- All of these things helped her pull through the night, but there was still the issue of long term. Did we want to have a bottle baby - not necessarily. Our lives are busy enough to not have to worry about feeding a goat every couple of hours for the next few weeks.
- In the morning we took her back to Frankie. I pressed Frankie against the wall and sorted through all that fiber to find her teats and got the baby to latch on...and then she dropped it...latched on again and dropped it and well...you get the point, this went on for several minutes. But she was indeed nursing. Whew. Frankie, however, still wasn't loving it - if I wasn't pressing her against the wall, she would have just scurried away from the baby.
- All of Frankie's fiber was confusing the baby too - so we used scissors to cut away some of her fiber. We didn't want the fiber to go to waste so we scattered in on the baby's bed, to add softness and smell like mama.
- By cutting away the hair around her back legs, belly, butt, teat area - Sweet Pea was able to find the teat much easier.
- We spent the day Monday, going out and holding Frankie while the baby would eat...and then, all of the sudden...they figure it out. We went out to assist and Sweet Pea was already nursing - Frankie was talking to her and cleaning her baby's butt while she kept butting the udder and latching on...They did it! Great job to mama and baby.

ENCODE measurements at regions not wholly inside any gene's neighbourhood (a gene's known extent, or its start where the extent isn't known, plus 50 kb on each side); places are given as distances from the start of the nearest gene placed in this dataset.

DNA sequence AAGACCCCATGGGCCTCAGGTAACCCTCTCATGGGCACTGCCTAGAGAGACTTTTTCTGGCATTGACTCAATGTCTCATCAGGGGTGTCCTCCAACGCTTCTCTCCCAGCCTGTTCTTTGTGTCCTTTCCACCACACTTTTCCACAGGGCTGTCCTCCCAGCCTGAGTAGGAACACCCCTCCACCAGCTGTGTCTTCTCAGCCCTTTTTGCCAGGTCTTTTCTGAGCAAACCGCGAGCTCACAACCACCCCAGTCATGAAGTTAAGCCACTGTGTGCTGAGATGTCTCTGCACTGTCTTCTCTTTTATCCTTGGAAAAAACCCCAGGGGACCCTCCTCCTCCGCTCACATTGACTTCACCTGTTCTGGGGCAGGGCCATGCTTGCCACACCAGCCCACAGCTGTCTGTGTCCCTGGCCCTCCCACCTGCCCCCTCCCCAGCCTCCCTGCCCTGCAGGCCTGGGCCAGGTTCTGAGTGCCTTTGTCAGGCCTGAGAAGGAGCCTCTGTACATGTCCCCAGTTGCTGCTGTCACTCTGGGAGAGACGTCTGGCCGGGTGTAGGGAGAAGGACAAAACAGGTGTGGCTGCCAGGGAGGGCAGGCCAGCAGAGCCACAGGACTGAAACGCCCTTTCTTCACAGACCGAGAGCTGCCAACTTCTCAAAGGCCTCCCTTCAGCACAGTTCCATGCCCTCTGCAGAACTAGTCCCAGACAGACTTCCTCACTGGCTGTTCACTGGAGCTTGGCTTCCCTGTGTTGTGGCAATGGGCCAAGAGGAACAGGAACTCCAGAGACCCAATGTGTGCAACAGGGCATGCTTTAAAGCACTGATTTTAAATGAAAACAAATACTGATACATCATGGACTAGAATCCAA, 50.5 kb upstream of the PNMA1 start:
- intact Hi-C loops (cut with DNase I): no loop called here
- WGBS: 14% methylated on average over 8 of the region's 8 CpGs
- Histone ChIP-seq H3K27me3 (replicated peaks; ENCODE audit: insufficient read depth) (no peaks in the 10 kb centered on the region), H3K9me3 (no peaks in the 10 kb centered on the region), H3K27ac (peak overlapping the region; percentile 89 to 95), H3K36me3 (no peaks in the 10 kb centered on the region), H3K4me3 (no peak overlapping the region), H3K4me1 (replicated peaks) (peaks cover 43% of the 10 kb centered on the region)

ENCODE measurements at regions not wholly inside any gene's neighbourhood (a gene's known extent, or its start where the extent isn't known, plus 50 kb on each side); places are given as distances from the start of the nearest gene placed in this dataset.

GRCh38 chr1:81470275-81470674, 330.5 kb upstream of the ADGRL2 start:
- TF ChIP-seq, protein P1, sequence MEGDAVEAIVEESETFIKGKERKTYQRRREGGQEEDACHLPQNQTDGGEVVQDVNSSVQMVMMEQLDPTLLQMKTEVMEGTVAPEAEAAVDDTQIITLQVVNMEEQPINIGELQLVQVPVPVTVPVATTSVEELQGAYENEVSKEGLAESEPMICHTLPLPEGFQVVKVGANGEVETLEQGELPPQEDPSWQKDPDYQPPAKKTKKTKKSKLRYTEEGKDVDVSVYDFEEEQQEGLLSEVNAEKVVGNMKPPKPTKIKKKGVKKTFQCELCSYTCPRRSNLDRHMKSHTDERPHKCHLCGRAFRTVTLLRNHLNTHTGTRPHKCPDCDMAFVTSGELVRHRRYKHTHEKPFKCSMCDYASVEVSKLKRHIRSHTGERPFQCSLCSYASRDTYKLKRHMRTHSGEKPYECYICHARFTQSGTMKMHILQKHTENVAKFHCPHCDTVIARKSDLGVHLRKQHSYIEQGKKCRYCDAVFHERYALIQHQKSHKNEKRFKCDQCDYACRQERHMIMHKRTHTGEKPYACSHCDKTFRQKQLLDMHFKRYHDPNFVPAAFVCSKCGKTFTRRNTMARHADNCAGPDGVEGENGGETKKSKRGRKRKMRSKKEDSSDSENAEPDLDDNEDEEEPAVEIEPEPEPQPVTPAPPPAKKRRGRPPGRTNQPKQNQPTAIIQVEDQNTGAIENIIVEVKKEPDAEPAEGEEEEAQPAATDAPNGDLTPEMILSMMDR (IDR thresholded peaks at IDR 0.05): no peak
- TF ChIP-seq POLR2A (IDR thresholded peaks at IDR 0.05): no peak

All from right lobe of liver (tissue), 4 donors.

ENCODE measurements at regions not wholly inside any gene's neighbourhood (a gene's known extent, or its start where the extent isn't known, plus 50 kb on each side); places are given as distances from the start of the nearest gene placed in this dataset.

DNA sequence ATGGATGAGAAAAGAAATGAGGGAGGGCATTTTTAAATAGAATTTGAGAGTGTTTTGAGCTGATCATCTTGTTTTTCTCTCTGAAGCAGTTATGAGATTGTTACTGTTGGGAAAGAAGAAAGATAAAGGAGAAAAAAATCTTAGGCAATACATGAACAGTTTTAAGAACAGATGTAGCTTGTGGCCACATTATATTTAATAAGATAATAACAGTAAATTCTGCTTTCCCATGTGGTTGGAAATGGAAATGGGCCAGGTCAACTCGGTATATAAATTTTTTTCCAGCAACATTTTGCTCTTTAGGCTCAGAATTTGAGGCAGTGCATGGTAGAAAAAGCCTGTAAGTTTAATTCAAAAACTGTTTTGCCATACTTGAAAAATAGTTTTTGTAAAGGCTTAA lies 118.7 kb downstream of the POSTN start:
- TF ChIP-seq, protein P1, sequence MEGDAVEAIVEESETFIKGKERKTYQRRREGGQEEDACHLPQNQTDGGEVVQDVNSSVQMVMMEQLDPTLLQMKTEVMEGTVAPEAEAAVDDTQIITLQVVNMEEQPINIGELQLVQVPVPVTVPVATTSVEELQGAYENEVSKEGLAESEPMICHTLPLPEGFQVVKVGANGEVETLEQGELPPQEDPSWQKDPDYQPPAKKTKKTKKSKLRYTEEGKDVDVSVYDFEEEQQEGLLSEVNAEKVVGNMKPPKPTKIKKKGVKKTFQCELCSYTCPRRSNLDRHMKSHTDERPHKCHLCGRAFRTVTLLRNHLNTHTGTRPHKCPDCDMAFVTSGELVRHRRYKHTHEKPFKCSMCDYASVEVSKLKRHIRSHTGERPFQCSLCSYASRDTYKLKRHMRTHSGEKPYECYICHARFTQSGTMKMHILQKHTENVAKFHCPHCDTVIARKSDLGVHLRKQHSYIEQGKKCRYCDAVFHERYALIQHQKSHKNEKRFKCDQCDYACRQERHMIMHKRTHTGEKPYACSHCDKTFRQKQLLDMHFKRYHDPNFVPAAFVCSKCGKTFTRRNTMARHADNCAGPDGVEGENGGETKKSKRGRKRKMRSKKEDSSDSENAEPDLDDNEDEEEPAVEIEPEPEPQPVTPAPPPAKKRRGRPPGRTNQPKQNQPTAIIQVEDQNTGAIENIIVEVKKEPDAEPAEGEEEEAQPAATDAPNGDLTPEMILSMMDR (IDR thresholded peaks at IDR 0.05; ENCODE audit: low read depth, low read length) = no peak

- I think that Frankie's engorged udder made it difficult to latch on for the baby and painful for mama...but once we got some of the milk out, it made it easier and more comfortable for both of them.
- By that next morning Frankie and the baby were rested enough and regained strength to deal with the process of learning to nurse.
- It's damn cold outside and who wouldn't want to stay under a heat lamp!? The sleeping baby didn't look so bad to snuggle up to if Frankie could share some of that warmth LOL. Maybe nursing isn't so bad after all.
**I appreciate anyone that reads this blog; however, we know that there are a million opinions about how others shoulda, coulda, woulda handled the situation - we'd love opinions and suggestions and won't tolerate criticism :-)
We just hope that someone else might learn from what we did and help save the life of their own baby goat.
Lessons learned everyone!